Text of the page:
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Post 2011 Shipley Spot 13

What is it to learn as an Artist?  How does it manifest itself visually and viscerally?  These are the questions that started my monthly on location paintings (en plein air) of spot 13 at the Shipley Nature Center in 2011 , and then spend 2012 creating work from that learned experience. (see series ‘A Year (2011) at the Shipley Center’ http://reekersart.com/wordpress/?page_id=29)

My first attempt at extracting from the studies was to repaint all twelve of the en plein air paintings done at the spot.  This reintroduced me to the previous year of painting on location and helped me recall a sense of what is most dynamic about the scene: how the foliage changed over time, and how I felt while doing the work.  (see gallery ‘Shipley Nature Center 2011’ http://reekersart.com/wordpress/?page_id=20)

To start this journey I began working on the larger oil painting, 36” X 48”, beginning by drawing out the basic shapes.  The familiarity of the plants was a surprise during this drawing stage; it seemed as though my hand, mind and body were thoroughly familiar with the marks being made by my brush.  I could draw in the basic impressions of a sage, or put down brushstrokes representing pine candles, or constructing a background of deciduous tree limbs; it was a very satisfying.  I then began to lay out the basic tonal values of the scene, recognizing that the winter months cast the best light through the bare background trees.  The color scheme was from memory of the en plein air paintings, taking note that the spring months had the best variety of cool greens against warm shadows.  Once the painting was completed I presented it to our critique group and there were some very good suggestions that help me further define the space and saturate the colors (see critique post) .  The final painting is something that I am very happy with.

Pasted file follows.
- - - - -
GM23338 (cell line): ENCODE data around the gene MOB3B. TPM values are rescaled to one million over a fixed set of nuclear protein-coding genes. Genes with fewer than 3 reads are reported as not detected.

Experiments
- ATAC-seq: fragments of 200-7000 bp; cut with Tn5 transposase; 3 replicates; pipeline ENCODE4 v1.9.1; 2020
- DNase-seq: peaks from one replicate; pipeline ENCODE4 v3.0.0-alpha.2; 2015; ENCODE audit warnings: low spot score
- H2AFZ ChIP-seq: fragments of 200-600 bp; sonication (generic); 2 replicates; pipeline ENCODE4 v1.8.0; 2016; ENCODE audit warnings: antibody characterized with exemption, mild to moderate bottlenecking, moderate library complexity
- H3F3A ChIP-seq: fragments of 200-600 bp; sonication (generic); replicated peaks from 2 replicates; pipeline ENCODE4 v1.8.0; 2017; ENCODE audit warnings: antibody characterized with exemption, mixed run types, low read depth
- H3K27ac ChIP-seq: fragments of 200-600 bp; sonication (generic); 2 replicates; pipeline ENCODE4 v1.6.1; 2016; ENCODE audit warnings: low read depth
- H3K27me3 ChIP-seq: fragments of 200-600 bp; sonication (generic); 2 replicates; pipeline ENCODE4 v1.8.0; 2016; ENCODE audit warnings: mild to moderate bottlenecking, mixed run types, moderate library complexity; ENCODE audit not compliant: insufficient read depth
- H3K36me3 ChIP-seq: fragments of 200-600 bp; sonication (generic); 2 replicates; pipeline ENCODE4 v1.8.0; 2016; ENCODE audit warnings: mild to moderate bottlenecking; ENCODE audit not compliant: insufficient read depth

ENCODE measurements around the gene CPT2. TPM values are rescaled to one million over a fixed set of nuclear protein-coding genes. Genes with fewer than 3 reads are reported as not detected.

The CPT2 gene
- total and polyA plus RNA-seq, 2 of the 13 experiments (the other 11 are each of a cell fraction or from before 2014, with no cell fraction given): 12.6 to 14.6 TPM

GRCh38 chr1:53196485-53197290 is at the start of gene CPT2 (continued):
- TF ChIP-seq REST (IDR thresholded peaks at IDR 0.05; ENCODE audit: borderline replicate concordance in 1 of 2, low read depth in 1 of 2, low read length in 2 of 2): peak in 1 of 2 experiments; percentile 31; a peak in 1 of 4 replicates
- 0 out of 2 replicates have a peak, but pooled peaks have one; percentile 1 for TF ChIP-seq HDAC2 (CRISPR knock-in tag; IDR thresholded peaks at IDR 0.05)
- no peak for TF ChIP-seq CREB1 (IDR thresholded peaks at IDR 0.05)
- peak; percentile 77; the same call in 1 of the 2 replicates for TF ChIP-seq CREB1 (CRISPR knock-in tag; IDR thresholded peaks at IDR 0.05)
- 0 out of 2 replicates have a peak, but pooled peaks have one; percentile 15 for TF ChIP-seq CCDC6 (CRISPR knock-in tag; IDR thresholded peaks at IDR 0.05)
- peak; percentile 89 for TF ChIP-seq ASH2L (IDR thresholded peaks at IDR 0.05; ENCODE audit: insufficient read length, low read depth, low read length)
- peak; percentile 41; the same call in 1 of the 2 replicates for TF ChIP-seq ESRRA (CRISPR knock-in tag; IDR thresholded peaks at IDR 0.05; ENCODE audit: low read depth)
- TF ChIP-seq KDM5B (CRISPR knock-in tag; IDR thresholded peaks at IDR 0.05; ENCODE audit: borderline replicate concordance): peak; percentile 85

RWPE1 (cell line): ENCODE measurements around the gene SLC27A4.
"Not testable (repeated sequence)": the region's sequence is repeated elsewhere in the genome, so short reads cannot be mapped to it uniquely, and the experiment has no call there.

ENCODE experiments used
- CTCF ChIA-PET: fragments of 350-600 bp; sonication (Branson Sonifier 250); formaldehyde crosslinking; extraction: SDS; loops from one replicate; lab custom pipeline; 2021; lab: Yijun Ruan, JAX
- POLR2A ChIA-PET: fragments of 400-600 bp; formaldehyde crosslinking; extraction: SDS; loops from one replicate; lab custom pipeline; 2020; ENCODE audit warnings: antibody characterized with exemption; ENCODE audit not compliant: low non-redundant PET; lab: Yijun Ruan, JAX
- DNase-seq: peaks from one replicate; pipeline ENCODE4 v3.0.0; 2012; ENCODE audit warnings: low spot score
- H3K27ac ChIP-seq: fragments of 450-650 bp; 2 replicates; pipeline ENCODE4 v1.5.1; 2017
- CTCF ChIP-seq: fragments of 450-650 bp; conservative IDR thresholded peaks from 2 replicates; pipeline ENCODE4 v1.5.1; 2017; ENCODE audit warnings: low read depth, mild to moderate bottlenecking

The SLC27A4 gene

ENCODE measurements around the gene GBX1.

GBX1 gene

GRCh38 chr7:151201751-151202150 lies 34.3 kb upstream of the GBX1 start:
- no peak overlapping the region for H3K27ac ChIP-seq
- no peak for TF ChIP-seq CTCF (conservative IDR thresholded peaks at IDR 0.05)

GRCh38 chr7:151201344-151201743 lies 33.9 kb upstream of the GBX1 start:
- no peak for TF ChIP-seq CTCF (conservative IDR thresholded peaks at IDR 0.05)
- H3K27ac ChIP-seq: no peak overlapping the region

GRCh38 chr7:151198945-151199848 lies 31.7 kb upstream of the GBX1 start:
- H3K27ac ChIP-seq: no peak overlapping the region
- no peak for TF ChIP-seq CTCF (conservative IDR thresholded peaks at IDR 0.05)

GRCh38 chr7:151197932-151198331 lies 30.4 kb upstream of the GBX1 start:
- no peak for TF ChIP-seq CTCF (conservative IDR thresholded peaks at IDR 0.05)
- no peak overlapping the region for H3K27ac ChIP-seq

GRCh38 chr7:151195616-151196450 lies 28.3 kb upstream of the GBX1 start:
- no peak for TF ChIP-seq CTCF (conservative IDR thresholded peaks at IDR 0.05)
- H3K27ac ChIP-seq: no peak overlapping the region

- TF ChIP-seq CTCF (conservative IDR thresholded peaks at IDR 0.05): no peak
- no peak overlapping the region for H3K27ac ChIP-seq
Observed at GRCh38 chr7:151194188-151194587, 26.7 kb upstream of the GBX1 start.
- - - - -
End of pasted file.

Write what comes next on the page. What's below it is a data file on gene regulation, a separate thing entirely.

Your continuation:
Such great control sometimes warrants a process where the control is dubious, so in haste I did a quick monotype that I was doomed to be unhappy with.  This process requires that you paint a glass plate and then place the paper over the plate, run it through a press and voilà see what you get!   This is actually a good thing since it forced me to look at the scene in a new way, but at the same time I thought it was important not to lose the intuition that was gained from the previous year’s work.  I couldn’t seem to capture the motif using the monotype process, though I tried using inks, oils and even drawing into the plate.  I had to move to another medium if I was to move forward in the series.

I have a series of landscape woodcuts from trips my wife and I took that I thought would lend itself to the Spot 13 motif.  The technique is a relief technique in which one carves into a wood panel and inks the panel using a rubber roller; the surface of the panel get inked, not the area that has been cut away.  The result is a print where only the uncut areas of the panel print; called a wood block print.  The type of image this makes is more in line with the painting since it requires defining the foliage accurately enough to give an impression of the plants and trees.  I was happy with the results since it captured the essence of the natural scene yet gave it energy much like what I was feeling out there month after month.